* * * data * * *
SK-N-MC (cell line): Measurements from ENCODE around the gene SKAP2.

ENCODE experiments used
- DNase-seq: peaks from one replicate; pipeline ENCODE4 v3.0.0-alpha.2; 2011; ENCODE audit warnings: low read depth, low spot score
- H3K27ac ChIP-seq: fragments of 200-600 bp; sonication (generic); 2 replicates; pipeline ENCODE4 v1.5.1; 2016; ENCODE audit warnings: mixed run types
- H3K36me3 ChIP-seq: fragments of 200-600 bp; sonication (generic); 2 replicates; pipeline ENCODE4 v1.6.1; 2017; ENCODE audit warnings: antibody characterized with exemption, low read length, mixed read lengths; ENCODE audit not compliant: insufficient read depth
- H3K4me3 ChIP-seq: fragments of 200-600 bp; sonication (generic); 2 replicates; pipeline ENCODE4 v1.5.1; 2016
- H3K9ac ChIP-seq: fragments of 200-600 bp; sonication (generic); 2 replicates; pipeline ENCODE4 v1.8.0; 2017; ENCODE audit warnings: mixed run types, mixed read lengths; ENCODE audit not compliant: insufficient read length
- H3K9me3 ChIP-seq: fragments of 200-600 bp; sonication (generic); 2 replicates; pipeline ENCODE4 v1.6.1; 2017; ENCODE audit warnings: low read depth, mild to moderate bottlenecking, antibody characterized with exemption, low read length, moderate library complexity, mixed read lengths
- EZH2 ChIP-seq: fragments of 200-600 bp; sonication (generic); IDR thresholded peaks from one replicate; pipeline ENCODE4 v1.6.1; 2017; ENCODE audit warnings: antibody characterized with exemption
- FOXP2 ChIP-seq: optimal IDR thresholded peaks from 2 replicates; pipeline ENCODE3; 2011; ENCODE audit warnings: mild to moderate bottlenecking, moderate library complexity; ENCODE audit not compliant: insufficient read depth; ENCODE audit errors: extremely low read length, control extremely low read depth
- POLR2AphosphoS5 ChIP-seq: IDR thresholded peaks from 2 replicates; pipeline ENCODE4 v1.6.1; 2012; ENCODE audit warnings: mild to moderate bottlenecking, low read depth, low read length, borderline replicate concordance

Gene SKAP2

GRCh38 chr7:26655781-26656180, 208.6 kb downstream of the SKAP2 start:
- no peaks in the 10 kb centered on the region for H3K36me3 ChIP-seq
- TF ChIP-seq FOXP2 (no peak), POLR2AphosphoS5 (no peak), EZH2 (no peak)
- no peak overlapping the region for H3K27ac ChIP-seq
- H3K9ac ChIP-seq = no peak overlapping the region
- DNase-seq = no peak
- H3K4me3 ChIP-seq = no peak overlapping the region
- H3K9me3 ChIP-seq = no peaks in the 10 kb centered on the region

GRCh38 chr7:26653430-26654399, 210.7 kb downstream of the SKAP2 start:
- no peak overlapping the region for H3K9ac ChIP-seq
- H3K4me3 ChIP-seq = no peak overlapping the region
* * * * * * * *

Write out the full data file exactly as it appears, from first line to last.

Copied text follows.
SK-N-MC (cell line): Measurements from ENCODE around the gene SKAP2.

ENCODE experiments used
- DNase-seq: peaks from one replicate; pipeline ENCODE4 v3.0.0-alpha.2; 2011; ENCODE audit warnings: low read depth, low spot score
- H3K27ac ChIP-seq: fragments of 200-600 bp; sonication (generic); 2 replicates; pipeline ENCODE4 v1.5.1; 2016; ENCODE audit warnings: mixed run types
- H3K36me3 ChIP-seq: fragments of 200-600 bp; sonication (generic); 2 replicates; pipeline ENCODE4 v1.6.1; 2017; ENCODE audit warnings: antibody characterized with exemption, low read length, mixed read lengths; ENCODE audit not compliant: insufficient read depth
- H3K4me3 ChIP-seq: fragments of 200-600 bp; sonication (generic); 2 replicates; pipeline ENCODE4 v1.5.1; 2016
- H3K9ac ChIP-seq: fragments of 200-600 bp; sonication (generic); 2 replicates; pipeline ENCODE4 v1.8.0; 2017; ENCODE audit warnings: mixed run types, mixed read lengths; ENCODE audit not compliant: insufficient read length
- H3K9me3 ChIP-seq: fragments of 200-600 bp; sonication (generic); 2 replicates; pipeline ENCODE4 v1.6.1; 2017; ENCODE audit warnings: low read depth, mild to moderate bottlenecking, antibody characterized with exemption, low read length, moderate library complexity, mixed read lengths
- EZH2 ChIP-seq: fragments of 200-600 bp; sonication (generic); IDR thresholded peaks from one replicate; pipeline ENCODE4 v1.6.1; 2017; ENCODE audit warnings: antibody characterized with exemption
- FOXP2 ChIP-seq: optimal IDR thresholded peaks from 2 replicates; pipeline ENCODE3; 2011; ENCODE audit warnings: mild to moderate bottlenecking, moderate library complexity; ENCODE audit not compliant: insufficient read depth; ENCODE audit errors: extremely low read length, control extremely low read depth
- POLR2AphosphoS5 ChIP-seq: IDR thresholded peaks from 2 replicates; pipeline ENCODE4 v1.6.1; 2012; ENCODE audit warnings: mild to moderate bottlenecking, low read depth, low read length, borderline replicate concordance

Gene SKAP2

GRCh38 chr7:26655781-26656180, 208.6 kb downstream of the SKAP2 start:
- no peaks in the 10 kb centered on the region for H3K36me3 ChIP-seq
- TF ChIP-seq FOXP2 (no peak), POLR2AphosphoS5 (no peak), EZH2 (no peak)
- no peak overlapping the region for H3K27ac ChIP-seq
- H3K9ac ChIP-seq = no peak overlapping the region
- DNase-seq = no peak
- H3K4me3 ChIP-seq = no peak overlapping the region
- H3K9me3 ChIP-seq = no peaks in the 10 kb centered on the region

GRCh38 chr7:26653430-26654399, 210.7 kb downstream of the SKAP2 start:
- no peak overlapping the region for H3K9ac ChIP-seq
- H3K4me3 ChIP-seq = no peak overlapping the region